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Several people (eg at serverside http://www.theserverside.com/news/thread.tss?thread_id=41473) suggest that using ThreadLocal objects is as bad as using global variables. I imagine this is true if you make them public static variables. The problem then is that it can be hard to tell where it is used, where it's changed, etc.

In my spring DI tomcat web-app, it seems to counter this problem if I just get spring to create a singleton object that has my ThreadLocal(s) in it, and then inject that singleton into any class that needs it.

So my singleton looks like this:

@Component
public class Username {
    private ThreadLocal<String> username;

    public Username() {
        username = new ThreadLocal<String>();
    }

    public String getUsername()
        return username.get();
    }

    public void setUsername(String name) {
        username.set(name);
    }
}

And classes that might need it look like this:

@Service
public class addEntryTransaction {

    @Autowired
    Username username;

    public void method() {
        ...
        log("Method called by "+username.getUsername());
        ...
     }

}

This still has the benefits of not having to pass a username through many layers that don't care, and therefore keeping the method parameters simpler. The @Autowired is a declaration that this class uses that variable.

What are the advantages and disadvantages of this approach?

share|improve this question
    
Bozho, thanks for adding the Spring tag. I don't understand why you deleted the ThreadLocal one, though. –  John Feb 8 '10 at 3:11
    
because there is a tag-limit - no more than 5 –  Bozho Feb 11 '10 at 13:03
    
You should try to avoid explicit threadlocal usage as much as you can. Particularly since Java is moving to more async request handling (Play 2.0, Servlet 3.0, Netty and Grizzly). See my question: stackoverflow.com/questions/7439955/… and my blog post: adamgent.com/post/10440924094/… –  Adam Gent Apr 16 '12 at 16:45
    
Also see: jira.springsource.org/browse/SPR-8517 –  Adam Gent Apr 16 '12 at 16:56

3 Answers 3

up vote 8 down vote accepted

If you use Spring, you can simply use a request-scoped bean instead of explicit ThreadLocals:

public interface UserName {
    ...
}

@Component 
@Scope(value = "request", proxyMode = ScopedProxyMode.INTERFACES)
public class UsernameImpl implements UserName { 
    private String username; 
    ...
}
share|improve this answer

As @axtavt mentioned, request-scoped beans are usually a cleaner and more elegant alternative to ThreadLocals when you're talking about web applications. In fact, under the covers, Spring implements request-scoped beans using its own ThreadLocal variables (see RequestContextHolder). Both ThreadLocal and scoped beans give you the same basic advantage - the ability to access the object without having to pass it down manually through the call stack.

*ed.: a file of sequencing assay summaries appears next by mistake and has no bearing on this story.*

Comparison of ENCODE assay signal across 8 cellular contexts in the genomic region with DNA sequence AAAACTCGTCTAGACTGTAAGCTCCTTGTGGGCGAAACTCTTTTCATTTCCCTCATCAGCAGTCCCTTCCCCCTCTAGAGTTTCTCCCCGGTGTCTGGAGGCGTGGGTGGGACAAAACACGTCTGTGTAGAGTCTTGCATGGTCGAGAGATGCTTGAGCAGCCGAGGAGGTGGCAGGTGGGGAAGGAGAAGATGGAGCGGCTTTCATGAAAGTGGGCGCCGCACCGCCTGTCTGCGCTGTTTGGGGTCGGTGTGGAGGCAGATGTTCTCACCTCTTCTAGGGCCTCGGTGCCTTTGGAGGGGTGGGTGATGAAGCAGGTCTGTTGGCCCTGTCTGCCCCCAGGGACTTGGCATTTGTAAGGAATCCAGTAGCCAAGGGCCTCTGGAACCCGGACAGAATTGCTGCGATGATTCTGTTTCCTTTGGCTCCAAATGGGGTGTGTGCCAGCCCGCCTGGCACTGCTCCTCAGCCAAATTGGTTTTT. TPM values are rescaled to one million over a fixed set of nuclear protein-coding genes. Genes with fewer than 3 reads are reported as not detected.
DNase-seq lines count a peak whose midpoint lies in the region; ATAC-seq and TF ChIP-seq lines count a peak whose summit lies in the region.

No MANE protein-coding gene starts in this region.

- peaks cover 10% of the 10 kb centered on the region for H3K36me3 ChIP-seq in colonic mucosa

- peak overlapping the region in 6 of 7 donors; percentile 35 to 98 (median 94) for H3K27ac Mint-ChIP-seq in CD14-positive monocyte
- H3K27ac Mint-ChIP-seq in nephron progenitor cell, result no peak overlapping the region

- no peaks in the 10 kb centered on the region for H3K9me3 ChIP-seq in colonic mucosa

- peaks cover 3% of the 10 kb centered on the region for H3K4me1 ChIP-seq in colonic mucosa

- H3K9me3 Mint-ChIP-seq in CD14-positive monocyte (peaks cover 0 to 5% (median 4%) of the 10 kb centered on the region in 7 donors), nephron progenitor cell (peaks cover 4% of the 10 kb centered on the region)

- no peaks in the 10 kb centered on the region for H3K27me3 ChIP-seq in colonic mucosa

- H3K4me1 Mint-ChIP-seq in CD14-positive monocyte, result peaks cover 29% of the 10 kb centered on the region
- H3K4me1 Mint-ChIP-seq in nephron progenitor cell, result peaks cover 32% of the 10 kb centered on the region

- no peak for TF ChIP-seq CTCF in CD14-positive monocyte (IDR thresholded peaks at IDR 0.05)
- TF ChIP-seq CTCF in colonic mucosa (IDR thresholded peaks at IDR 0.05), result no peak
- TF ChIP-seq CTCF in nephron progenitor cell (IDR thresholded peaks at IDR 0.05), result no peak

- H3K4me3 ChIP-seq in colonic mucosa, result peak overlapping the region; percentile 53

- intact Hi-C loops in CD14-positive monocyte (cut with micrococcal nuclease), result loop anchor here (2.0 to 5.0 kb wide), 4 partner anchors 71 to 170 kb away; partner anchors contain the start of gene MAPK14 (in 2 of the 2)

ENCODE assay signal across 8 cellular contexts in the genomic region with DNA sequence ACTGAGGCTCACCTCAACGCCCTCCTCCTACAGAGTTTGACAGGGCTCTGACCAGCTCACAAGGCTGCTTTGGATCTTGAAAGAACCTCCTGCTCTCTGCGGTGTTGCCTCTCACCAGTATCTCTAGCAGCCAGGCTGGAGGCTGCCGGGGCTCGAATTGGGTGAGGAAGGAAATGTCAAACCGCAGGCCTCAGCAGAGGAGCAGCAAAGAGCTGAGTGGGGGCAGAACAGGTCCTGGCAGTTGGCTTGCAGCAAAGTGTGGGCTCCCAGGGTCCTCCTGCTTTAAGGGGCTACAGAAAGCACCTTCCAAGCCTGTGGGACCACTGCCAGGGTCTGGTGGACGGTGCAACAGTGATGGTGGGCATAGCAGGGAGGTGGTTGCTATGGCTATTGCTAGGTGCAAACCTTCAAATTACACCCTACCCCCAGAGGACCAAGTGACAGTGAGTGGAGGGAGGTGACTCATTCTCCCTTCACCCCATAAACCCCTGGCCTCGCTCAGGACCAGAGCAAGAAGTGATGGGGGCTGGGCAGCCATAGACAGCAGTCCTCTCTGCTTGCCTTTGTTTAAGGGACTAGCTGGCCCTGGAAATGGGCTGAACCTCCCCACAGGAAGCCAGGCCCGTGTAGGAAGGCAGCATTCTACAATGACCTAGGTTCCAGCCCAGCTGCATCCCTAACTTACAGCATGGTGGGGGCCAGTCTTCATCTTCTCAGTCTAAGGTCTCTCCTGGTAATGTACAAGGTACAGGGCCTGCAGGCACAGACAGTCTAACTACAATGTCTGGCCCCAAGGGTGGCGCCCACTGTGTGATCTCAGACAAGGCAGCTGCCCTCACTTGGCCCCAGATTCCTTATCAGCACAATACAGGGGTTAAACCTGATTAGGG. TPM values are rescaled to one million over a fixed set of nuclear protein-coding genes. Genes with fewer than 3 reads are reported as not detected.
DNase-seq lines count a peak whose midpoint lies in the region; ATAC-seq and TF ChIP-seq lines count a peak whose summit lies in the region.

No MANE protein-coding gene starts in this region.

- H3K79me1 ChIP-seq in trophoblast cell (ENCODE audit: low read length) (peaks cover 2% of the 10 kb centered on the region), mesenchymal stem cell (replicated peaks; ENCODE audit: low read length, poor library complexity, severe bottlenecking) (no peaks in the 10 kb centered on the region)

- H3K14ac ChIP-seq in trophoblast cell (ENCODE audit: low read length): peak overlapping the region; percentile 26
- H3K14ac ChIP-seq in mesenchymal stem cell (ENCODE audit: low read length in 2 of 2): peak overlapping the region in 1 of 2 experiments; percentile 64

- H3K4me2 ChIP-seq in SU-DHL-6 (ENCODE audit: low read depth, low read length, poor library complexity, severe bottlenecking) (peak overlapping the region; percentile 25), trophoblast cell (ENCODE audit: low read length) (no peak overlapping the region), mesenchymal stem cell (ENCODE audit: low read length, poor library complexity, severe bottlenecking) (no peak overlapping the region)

There is one scenario where ThreadLocal variales win over scoped beans, though, which is in cases where you want to access the object from outside of Spring's bean lifecycle. A good example of this is inside a JSP taglib. Taglib instances are controlled by the servlet container, not Spring, and so cannot participate in Spring's IoC framework, and so cannot be wired up with a request-scoped bean (or any other bean, for that matter). They can, however, access ThreadLocal variables. There are ways around this, but sometimes ThreadLocals are the easiest approach.

One of the functional disadvantages of ThreadLocal is that they're not very useful in applications where data is passed from thread to thread (InheritableThreadLocal helps here sometimes, but not always). In such situations, Spring's scoped beans also fail, since they are implemented using ThreadLocal.

So to advise on an approach, if you have a Spring webapp, with Spring beans that want access to objects that are specific to the current request thread, then I'd advise using request-scoped beans. If you need to access those objects beyond the control of Spring's beans, then ThreadLocal may be easier, although I'd try to make things work with scoped beans as much as possible.

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Spring uses ThreadLocals internally, and there is nothing wrong with having them as infrastructure. However, you should avoid them for business logic.

If you really need them, and the request scope doesn't suit you (for some unforeseeable reason), then I'd advice defining a custom Scope, using ThreadLocal internally, thus hiding it from your business-logic.

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1  
By the way, such scope already exists in Spring 3.0 (SimpleThreadScope), though it's not enabled by default. –  axtavt Feb 7 '10 at 22:04
    
Becareful with the statement "There is nothing wrong with using ThreadLocals". There are huge problems with using threadlocals for something like Netty. –  Adam Gent Apr 16 '12 at 16:41

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